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As It Was: Purported Cannibal’s Diet Sickens Church Audience

Lectures were an early form of entertainment in America and charismatic speakers sometimes took advantage of people’s credulity.

The Cottage Grove Sentinel reported in September 1911 that one speaker overdid himself and got kicked out of town.  The speaker claimed to be a cannibal from Port-Au Prince, Haiti. 

The man showed an audience at the Advent Church some credentials that purportedly proved he had traveled the world.  He identified himself as David John Henry Allen Zamboss Swackhammer, named, he said, after the first names of the first five men of his tribe who had given their lives for freedom.

Swack, as he was called for short, started off speaking about his adventures around the world, but really caught everyone by surprise when he began describing his tribe’s purported culinary habits.  He said the tribe only ate men, never women, and wouldn’t eat a tobacco user for fear of disease.  A 200-pound man made about four meals for the tribe, he said.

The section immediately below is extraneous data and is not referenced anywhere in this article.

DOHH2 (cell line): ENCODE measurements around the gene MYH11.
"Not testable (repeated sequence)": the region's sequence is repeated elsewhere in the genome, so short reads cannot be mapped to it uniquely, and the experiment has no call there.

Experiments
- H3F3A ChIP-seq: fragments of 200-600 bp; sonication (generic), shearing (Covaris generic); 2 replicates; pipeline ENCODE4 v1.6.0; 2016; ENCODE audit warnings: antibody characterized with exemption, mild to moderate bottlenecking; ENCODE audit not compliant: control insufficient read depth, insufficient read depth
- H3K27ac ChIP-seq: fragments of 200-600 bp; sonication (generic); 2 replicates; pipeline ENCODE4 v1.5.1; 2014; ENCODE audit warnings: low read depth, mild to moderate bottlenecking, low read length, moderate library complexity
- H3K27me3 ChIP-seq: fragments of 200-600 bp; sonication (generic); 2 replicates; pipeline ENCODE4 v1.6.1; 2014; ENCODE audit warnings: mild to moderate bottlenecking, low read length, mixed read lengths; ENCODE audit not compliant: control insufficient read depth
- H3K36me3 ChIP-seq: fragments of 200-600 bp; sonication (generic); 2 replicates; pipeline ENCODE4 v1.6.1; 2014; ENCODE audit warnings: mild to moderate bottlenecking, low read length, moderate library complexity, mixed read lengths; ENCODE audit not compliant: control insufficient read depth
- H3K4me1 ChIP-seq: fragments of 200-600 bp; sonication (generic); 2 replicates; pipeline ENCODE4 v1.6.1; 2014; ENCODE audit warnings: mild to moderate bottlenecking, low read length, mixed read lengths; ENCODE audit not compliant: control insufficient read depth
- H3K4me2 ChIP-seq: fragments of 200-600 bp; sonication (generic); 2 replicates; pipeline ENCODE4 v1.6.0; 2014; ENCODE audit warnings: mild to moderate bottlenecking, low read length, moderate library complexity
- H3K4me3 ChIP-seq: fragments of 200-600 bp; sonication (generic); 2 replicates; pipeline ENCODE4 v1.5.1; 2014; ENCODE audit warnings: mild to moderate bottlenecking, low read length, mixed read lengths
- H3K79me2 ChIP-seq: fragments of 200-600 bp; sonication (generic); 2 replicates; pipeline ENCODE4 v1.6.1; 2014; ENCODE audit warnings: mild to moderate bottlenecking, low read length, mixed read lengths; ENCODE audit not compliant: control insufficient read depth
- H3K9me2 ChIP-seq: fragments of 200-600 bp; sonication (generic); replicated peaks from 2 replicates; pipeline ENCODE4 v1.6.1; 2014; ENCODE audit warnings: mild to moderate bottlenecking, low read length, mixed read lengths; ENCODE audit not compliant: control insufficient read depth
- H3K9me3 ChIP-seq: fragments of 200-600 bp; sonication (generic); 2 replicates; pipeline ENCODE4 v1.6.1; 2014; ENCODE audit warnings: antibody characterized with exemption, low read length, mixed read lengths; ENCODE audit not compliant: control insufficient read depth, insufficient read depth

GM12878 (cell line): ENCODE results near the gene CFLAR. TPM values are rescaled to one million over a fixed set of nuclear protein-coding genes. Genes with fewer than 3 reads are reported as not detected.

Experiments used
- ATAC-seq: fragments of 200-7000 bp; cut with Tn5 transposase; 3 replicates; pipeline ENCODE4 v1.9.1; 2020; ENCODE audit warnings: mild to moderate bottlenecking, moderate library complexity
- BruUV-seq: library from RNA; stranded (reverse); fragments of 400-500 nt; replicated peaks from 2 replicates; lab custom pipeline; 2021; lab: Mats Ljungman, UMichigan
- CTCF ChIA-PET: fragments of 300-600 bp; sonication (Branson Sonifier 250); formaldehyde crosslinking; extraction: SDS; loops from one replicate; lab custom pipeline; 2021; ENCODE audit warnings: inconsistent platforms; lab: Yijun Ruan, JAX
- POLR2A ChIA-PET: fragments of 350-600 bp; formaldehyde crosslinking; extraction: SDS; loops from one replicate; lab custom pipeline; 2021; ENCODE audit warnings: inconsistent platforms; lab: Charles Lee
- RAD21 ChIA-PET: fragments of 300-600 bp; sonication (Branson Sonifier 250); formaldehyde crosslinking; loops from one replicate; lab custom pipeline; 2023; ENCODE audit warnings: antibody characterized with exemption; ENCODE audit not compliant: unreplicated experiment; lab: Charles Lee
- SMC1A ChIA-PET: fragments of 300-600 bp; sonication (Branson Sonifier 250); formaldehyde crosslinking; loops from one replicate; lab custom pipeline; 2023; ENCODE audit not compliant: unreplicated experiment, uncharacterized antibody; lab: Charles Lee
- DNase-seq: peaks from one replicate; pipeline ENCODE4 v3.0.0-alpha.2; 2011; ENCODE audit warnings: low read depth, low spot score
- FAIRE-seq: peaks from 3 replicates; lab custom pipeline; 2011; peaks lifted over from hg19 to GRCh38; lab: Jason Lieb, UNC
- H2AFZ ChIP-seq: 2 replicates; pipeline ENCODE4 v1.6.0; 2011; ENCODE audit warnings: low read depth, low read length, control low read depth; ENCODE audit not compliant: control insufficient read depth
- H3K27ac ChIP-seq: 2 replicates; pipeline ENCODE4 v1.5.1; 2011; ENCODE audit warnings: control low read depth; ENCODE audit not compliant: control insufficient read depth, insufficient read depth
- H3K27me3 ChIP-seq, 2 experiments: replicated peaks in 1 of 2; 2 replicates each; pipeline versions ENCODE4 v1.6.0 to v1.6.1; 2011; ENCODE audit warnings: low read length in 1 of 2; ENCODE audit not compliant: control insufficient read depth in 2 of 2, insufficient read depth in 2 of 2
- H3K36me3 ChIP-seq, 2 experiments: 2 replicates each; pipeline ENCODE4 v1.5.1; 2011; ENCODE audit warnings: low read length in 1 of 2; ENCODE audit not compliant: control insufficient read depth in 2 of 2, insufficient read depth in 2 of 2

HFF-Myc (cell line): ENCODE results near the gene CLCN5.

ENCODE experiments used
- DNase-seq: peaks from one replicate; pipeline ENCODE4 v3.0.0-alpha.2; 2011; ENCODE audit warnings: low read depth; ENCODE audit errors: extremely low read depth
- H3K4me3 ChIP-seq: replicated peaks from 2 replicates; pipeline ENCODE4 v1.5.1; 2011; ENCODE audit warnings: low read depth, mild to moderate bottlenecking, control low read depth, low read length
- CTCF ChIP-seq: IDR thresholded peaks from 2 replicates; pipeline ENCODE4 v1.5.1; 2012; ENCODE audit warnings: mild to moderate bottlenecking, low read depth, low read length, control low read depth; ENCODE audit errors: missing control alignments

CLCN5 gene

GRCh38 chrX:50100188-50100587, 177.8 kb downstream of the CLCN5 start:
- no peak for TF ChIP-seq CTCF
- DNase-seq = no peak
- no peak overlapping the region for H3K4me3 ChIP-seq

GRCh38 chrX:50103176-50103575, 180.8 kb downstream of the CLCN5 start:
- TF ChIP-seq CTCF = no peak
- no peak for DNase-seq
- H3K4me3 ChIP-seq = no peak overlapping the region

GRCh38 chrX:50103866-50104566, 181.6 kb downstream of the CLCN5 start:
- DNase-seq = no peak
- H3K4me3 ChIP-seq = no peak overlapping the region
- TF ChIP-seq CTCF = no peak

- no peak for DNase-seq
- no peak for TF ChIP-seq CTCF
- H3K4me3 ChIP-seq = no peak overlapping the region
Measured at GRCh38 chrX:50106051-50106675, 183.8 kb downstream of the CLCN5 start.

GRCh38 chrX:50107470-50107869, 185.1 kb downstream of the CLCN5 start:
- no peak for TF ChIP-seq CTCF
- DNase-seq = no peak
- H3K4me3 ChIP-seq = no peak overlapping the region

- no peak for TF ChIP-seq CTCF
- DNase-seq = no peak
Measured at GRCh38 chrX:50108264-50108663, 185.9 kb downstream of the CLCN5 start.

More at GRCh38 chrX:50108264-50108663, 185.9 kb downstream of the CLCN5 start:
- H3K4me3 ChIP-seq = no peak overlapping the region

Finally, someone stood up and asked the so-called cannibal to stop.  Swack was escorted outside and run out of town. 

Source:  "His Graft Fails To Work: Cannibal "Swack" Invades Church of Adventists." Cottage Grove Sentinel, 1 Sept. 1911, p. 1. Historic Oregon Newspapers, oregonnews.uoregon.edu/lccn/sn96088073/1911-09-01/ed-1/seq-1/. Accessed 16 June 2019.

Lynda Demsher has been editor of a small-town weekly newspaper, a radio reporter, a daily newspaper reporter and columnist for the Redding Record Searchlight, Redding California. She is a former teacher and contributed to various non-profit organizations in Redding in the realm of public relations, ads, marketing, grant writing and photography.